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Putnam General Information


This is informally worded information for interested students and shall not be construed as "official". The precise rules and definitions set by the organizers of the competition take precedence. This page is supplied in good faith as a convenience for students contemplating to participate, but WITH NO LIABILITY for correctness.

What is the Putnam Competition?

It is a highly prestigious competition on undergraduate math, available to undergraduate students enrolled at US and Canadian universities and colleges. It consists of two written exams of 3 hours each, taken on the first Saturday in December, one in the morning, one in the afternoon. (Accomodations for religious reasons can be made, but are not trivial and must be initiated at registration time.) Registration deadline is typically mid-October, and if you're interested in registering, you must let us know a week ahead of this deadline.

Students can participate up to 4 times, as long as they are undergraduates.

How does it work in practice?

Students must be registered in advance by their institution, because an appropriate number of exam forms has to be sent to each university. Overregistration (registering students who end up not participating) is possible, but not meant to be used in a way that deforests the country for redundant forms. So we appreciate precise information on whether you will or will not participate, but if you are still wavering, we'd rather register you.

The exam questions are sent to all participating institutions in a sealed envelope that may be opened only 10 min before each exam. Each university proctors the exam locally and sends the completed exams to a central address. Precise times for the exam depend on the time zone such as to ensure that exams in different time zones are still sufficiently close to simultaneous. Students will be informed of their scores through mail to their University, approximately in March.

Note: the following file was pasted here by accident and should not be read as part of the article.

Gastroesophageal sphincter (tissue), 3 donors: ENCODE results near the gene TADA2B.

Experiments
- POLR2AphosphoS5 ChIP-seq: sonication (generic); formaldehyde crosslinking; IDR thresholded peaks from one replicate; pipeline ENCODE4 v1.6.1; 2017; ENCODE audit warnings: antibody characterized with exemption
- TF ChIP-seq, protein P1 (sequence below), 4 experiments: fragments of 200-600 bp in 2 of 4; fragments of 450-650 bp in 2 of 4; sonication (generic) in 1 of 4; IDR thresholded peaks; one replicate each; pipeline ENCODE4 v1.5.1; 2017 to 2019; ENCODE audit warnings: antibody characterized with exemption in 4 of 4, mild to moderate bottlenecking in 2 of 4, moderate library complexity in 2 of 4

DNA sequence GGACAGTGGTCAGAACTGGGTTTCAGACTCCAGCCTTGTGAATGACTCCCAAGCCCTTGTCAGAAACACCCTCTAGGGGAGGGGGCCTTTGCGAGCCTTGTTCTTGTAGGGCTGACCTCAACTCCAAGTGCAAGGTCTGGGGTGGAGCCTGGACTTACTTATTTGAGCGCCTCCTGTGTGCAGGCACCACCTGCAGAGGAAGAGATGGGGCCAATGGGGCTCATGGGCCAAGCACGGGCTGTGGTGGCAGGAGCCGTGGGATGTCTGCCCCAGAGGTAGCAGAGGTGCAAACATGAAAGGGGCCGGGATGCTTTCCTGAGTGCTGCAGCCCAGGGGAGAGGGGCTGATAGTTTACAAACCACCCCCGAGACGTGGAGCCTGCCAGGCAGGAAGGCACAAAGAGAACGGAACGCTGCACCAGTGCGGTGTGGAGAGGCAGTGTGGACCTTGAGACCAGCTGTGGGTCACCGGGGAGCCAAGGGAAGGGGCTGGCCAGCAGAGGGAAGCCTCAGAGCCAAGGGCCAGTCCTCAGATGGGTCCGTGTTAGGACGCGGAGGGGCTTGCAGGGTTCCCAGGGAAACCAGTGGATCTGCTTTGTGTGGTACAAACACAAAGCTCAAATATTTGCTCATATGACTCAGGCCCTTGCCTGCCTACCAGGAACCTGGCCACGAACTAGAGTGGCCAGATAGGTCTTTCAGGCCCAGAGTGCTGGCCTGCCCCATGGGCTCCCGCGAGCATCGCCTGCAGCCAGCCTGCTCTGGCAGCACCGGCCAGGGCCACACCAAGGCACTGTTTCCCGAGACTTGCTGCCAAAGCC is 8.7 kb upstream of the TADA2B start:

What's in it for participating students?

If you're really among the very few best individuals nationwide, significant money and possibly a grad student stipend. Such material benefits are however limited to a very small number of individuals. On the other hand, even a good score short of the very top, something like among the top 200 or top 500 nationwide, will be a strong adornment on your CV. We have repeatedly had students in these ranks.

Putnam participants learn a lot of good math skills on the way, in particular during the training session. The logical reasoning skills that you train with Putnam problems, and in Putnam training sessions, will come in handy in courses like 300, 341, 351 and those that build on them. You may also learn some "cute" math tricks and interesting material that fall on the wayside in the standardized courses. Your primary reason to participate should be that it is interesting and has honors.

What training is available?

For the moment, we have informal training sessions during the fall semester. You determine the extent of your participation and the time you invest. Participants are encouraged to use the training, but we will gladly register you, even if you cannot attend the training sessions. Adaptations can be made for support with individualized questions. Pending the due decisionmaking processes, a more formal framework for training may be offered in the future.


last updated: December 2013

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